We've detailed the idea behind Storybricks before and even anticipated how that will work in EQN. The idea is that NPCs have their own lives: their own wants, their own needs, and their own personalities. Groups, such as races and organizations, also have specific wants and needs fueling their goals. Interactions with players will then be individual experiences. If NPCs have taken a shine to you because of your past actions, they may tell you about things you can do to help out, get glory, or obtain riches. On the other hand, if you've ticked them off, they may totally rebuff you (or maybe try to send you to your death?). But until this panel, it was still conceptual; now it is real.
One question that's been on the minds of players is whether or not Storybricks can pull off such a feat: Could NPCs not only react to the changes in their world but actively instigate them based on their attempts to fulfill their desires and goals? After seeing this exact thing illustrated through various time-elapse scenarios, I now know it can!
Because they were a macro view of the system, the demonstrations resembled an RTS map with certain areas controlled by certain races. One of the devs would drop in a catalyst (like adding in the discovery of a gold mine near the wealth-hungry Kobolds) or simply change a variable, and then we sat back and watched as the NPCs reacted. The change in the NPCs' influence was visible via the changing colors on the map as well as by the scrolling text of all the individuals' actions. It was absolutely fascinating to see the ebb and flow of territory control as the NPCs influence waxed and waned, and I personally cannot wait to see it in action on the ground. (In the scenarios of Dark Elves vs. Dryads vs. Shadow Elementals, I'm sad to report that all but one run of the simulation resulted in the total annihilation of the Druids.)
Of course, this system is available not only in EQN but in Landmark -- the difference being that players will be able to set the variables for the NPCs in Landmark, dictating what their wants, needs, and desires are, whereas devs do all that in EQN.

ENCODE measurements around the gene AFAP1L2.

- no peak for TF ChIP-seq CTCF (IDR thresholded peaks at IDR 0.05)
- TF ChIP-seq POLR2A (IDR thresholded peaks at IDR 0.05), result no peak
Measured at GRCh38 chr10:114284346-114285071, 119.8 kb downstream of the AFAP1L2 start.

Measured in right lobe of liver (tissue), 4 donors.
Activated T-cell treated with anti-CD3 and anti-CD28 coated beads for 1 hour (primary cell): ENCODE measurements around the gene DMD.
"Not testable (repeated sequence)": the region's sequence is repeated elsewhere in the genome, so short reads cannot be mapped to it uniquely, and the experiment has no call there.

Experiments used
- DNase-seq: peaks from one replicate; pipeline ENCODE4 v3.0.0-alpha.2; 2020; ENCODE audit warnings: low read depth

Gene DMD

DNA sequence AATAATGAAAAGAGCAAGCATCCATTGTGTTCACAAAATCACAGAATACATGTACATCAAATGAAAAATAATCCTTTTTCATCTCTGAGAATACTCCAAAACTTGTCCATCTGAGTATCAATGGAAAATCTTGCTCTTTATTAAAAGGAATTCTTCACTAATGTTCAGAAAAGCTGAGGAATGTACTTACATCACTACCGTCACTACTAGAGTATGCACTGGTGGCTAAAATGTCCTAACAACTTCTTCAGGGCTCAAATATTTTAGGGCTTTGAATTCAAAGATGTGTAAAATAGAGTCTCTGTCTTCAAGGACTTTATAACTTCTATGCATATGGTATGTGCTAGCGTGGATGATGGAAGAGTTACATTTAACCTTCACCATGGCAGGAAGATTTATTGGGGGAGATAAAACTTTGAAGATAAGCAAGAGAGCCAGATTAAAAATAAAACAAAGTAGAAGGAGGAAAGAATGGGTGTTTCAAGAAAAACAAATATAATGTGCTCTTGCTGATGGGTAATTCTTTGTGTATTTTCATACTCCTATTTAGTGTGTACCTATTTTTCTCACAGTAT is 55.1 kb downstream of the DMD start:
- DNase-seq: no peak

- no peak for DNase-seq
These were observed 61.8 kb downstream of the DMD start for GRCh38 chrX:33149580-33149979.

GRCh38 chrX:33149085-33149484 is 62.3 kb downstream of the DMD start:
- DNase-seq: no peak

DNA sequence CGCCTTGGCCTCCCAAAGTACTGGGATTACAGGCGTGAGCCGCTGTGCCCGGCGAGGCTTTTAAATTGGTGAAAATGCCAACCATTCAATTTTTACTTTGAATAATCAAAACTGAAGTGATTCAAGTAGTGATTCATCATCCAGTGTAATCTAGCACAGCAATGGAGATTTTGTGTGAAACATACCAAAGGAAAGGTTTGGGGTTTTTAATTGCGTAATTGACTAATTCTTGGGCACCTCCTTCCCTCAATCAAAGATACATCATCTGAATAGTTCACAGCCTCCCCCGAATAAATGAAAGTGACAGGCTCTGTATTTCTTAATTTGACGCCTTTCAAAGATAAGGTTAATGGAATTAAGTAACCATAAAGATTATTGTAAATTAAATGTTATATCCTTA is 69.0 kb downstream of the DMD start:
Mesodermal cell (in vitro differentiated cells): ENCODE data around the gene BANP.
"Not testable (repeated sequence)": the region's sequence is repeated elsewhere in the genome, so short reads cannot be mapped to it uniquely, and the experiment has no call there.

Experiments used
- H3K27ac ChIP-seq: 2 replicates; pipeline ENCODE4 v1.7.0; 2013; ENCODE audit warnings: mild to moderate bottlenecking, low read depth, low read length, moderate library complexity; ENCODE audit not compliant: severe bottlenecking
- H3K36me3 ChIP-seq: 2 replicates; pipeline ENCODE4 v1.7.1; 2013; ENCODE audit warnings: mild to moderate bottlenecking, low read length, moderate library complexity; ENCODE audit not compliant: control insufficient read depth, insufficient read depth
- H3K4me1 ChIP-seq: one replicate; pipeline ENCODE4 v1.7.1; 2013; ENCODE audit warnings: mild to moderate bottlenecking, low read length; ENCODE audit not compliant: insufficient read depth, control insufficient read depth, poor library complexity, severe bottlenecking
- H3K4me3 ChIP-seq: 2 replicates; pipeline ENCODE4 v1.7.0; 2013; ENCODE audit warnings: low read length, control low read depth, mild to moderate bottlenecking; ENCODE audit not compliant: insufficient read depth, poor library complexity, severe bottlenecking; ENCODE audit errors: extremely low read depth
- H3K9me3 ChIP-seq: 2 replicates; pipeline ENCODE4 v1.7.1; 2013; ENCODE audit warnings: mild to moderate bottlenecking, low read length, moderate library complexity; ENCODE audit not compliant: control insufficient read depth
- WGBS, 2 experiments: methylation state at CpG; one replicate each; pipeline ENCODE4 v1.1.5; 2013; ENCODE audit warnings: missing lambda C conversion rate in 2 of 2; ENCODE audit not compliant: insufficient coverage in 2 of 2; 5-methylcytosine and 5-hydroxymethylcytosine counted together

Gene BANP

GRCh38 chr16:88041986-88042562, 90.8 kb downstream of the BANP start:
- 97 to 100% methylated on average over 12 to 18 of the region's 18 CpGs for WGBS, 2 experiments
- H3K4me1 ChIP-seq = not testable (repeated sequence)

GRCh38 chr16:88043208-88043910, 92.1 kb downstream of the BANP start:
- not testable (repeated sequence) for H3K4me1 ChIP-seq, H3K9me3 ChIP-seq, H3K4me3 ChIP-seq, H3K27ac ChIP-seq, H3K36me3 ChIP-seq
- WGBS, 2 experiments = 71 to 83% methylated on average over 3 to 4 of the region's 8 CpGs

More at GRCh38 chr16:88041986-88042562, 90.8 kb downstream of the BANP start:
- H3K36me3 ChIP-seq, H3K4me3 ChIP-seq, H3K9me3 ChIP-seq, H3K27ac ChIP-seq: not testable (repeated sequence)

How does this work? NPCs all radiate influence that others react to. And not only do individual people have have different types of influence, but different groups do as well; races, kingdoms,and organizations all have different kinds of influence that cause different reactions. Each also reacts differently. No behavior is scripted. If a king walks into town the people will react accordingly, giving respect and reverence. However, if a necromancer strides in, people will most likely scatter in fear. That same king would get a different reaction if he were to walk into a camp of bandits who coveted his wealth. The panel explained that this is accomplished because objects also radiate influence and serve as cues to characters, such as a crown to a king or a specific staff to a necromancer. The various NPCs are programmed to have certain responses to specific cues.
Of course, in the game the NPCs are not the only entities; players are there exerting influence, too. Players' actions will also have consequence and can turn the tide of a situation one way or another. This demonstration helped bring the idea of Rallying Calls to life, showing how players influence the development of a world populated by much more than just themselves. The Rallying Calls are triggered by player actions and are impacted by player choices, and they change the world in lasting ways. As Franchise Director Dave Georgeson stated earlier, the direction of each individual server world is pushed by the combination of events and player choices. Another dev emphasized, "You literally make history happen around you." And remember, unlike in static games, there is no reset button so you can do things over! Once a scenario has played out, the results are permanent.